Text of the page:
National Outbreak of Salmonella in United Kingdom

LONDON -- The Health Protection Agency, together with colleagues in the NHS and local authorities, has been carrying out an investigation into a national outbreak of salmonella. The outbreak, involving a relatively rare strain of the bacteria called SalmonellaNewport , has mainly affected people in separate outbreaks in North East Lincolnshire, Birmingham and the West Midlands, Northern Ireland and the Isle of Man. To date, more than 350 cases have been reported.

Dr. Bob Adak, who is leading the national investigation for the agency, said We usually only see around 150 cases of this particular strain of salmonella each year, so when these separate outbreaks were reported to us we knew something was happening. Our salmonella reference laboratory carried out additional testing and has found that the strains of the bacteria are identical.

Investigations into the cause of this outbreak have been carried out both on a local and a national level using questionnaires to establish any common foods eaten in the days before people became ill. In some of the local investigations the results suggest that consumption of lettuce from various catering fast food and take-away premises are the likely main cause of the outbreaks.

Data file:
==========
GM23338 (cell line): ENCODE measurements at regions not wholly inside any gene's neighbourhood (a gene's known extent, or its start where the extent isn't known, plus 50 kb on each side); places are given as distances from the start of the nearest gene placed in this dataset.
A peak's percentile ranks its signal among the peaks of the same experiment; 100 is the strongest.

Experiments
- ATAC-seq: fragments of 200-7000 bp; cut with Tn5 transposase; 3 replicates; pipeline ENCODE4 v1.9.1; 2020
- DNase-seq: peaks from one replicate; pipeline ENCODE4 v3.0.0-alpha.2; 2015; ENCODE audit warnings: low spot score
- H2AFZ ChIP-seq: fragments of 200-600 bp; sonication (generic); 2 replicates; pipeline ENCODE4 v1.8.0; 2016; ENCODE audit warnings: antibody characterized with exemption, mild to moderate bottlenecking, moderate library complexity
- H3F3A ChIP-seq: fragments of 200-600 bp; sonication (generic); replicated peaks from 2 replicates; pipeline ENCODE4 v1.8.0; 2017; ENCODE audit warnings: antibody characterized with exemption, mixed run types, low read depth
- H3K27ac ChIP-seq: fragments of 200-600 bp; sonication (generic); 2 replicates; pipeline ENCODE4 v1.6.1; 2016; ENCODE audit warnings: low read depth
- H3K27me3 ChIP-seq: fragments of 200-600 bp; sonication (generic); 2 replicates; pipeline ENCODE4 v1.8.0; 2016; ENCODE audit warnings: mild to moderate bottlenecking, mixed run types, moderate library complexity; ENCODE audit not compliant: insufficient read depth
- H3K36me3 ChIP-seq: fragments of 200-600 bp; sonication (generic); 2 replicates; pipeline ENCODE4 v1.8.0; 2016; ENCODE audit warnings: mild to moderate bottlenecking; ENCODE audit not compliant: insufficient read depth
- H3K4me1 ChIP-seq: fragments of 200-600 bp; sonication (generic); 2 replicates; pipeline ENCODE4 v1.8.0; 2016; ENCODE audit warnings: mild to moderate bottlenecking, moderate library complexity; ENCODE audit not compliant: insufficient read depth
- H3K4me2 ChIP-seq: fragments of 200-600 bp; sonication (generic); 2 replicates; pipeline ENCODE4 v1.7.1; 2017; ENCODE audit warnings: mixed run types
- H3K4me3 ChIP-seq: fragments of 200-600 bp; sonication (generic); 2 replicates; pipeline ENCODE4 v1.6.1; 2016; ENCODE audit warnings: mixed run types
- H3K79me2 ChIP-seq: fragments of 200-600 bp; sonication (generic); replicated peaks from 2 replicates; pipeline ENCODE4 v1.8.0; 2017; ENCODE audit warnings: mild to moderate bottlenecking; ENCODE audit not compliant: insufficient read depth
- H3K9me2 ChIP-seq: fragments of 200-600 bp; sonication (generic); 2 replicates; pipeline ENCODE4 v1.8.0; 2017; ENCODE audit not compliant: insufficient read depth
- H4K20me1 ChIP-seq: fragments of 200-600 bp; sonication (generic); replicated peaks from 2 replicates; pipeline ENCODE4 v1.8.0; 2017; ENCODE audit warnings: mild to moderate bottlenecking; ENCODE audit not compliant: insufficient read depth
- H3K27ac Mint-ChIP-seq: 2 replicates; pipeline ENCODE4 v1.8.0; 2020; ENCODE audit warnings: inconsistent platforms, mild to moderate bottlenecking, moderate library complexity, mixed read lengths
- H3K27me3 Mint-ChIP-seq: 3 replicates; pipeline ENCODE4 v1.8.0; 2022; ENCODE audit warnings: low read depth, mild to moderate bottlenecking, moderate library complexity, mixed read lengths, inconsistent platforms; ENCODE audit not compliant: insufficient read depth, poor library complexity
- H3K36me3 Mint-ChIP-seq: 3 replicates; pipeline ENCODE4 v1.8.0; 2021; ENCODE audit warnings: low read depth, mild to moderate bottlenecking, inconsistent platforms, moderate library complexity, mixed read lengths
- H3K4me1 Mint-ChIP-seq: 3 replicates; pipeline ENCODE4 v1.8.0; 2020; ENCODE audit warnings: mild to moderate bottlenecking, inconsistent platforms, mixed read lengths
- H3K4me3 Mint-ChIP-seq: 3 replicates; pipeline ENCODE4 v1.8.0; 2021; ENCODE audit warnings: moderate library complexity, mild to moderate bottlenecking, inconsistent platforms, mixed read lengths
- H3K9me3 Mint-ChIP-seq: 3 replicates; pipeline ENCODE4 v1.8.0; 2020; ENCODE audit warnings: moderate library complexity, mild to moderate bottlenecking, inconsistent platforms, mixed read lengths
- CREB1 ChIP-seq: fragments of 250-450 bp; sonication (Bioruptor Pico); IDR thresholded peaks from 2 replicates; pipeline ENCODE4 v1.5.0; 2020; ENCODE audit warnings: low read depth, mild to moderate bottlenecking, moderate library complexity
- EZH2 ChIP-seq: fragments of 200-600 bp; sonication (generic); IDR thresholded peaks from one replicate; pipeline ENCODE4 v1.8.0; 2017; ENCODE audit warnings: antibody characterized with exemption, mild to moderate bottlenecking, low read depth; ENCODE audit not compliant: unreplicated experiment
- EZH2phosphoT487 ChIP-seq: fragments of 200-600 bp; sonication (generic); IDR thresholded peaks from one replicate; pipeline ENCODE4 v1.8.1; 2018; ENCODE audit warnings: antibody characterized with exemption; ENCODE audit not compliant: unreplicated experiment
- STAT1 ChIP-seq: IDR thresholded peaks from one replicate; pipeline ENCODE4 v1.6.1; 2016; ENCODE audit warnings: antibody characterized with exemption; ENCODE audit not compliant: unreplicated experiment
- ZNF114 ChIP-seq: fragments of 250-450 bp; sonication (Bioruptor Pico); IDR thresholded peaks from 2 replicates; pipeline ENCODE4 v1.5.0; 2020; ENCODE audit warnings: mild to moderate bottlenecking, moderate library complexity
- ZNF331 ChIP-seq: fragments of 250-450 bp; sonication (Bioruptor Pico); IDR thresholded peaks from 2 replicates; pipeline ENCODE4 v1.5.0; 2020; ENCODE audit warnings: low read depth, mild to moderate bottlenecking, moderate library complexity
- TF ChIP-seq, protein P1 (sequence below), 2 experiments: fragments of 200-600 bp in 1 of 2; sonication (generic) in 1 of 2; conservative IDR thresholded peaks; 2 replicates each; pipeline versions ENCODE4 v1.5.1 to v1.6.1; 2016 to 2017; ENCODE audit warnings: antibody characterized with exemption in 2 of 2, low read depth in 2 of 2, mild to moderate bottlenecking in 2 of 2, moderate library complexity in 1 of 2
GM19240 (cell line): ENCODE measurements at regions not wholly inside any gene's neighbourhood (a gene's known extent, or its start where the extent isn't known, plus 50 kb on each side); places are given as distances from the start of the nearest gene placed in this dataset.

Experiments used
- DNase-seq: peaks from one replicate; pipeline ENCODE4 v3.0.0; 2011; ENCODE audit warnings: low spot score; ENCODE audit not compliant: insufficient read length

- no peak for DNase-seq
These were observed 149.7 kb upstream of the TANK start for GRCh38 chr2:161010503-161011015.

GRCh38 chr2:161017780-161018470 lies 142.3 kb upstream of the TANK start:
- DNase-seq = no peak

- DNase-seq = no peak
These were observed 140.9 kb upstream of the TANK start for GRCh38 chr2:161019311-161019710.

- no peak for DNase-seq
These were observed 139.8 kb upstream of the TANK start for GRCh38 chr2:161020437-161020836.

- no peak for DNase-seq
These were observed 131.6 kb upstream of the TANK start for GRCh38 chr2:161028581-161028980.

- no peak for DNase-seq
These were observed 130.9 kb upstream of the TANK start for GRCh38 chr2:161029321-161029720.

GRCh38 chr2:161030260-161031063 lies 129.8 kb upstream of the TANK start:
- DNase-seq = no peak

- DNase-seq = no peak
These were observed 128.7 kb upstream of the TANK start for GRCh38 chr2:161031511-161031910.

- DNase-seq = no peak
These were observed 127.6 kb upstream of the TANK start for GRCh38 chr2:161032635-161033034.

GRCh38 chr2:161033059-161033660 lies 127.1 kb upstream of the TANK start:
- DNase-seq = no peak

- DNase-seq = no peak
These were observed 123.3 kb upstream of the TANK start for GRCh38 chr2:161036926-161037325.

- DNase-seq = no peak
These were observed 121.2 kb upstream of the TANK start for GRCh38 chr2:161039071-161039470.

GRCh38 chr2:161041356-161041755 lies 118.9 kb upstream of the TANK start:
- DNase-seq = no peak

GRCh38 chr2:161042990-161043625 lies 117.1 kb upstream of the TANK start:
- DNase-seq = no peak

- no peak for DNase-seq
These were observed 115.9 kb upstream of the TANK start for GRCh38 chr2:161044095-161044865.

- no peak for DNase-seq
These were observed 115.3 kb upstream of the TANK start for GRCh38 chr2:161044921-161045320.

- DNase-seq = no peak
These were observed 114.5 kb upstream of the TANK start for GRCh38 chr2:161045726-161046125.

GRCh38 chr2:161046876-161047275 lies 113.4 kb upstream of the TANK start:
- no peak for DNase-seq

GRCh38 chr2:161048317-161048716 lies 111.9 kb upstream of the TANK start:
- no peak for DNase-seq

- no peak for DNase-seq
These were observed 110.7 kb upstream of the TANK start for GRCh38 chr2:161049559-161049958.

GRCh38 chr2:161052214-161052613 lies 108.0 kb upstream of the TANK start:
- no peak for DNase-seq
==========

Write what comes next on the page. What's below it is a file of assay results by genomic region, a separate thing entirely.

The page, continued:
The HPA have been working closely with the Food Standards Agency to look at the supply chain of these salad products and to see if we can identify where they became contaminated. It is possible that the foods responsible for these outbreaks have now been used up, however it is important to investigate where they became contaminated, to establish whether the outbreak is ongoing, and to prevent this happening again in the future

Judith Hilton, head of microbiological safety at the Food Standards Agency said, Food Standards Agency advice is that the risk of food poisoning can be reduced by good food hygiene practices. These include thorough washing and preparing of lettuce away from other foods to avoid cross-contamination and storing it in the fridge before it is served, because at warmer temperatures salmonella can grow. A clean kitchen and good personal hygiene are also obviously important

Source: Health Protection Agency